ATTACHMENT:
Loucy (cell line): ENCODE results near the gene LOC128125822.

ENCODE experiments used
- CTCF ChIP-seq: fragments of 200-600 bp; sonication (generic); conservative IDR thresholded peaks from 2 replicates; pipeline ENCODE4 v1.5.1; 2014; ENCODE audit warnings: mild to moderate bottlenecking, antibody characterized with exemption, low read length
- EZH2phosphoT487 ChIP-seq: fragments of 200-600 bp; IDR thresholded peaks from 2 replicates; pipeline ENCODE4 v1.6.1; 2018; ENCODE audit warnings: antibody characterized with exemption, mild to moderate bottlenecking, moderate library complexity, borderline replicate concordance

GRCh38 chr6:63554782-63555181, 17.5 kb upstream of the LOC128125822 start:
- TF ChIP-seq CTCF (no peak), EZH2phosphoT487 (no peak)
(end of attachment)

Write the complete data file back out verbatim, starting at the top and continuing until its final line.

Loucy (cell line): ENCODE results near the gene LOC128125822.

ENCODE experiments used
- CTCF ChIP-seq: fragments of 200-600 bp; sonication (generic); conservative IDR thresholded peaks from 2 replicates; pipeline ENCODE4 v1.5.1; 2014; ENCODE audit warnings: mild to moderate bottlenecking, antibody characterized with exemption, low read length
- EZH2phosphoT487 ChIP-seq: fragments of 200-600 bp; IDR thresholded peaks from 2 replicates; pipeline ENCODE4 v1.6.1; 2018; ENCODE audit warnings: antibody characterized with exemption, mild to moderate bottlenecking, moderate library complexity, borderline replicate concordance

GRCh38 chr6:63554782-63555181, 17.5 kb upstream of the LOC128125822 start:
- TF ChIP-seq CTCF (no peak), EZH2phosphoT487 (no peak)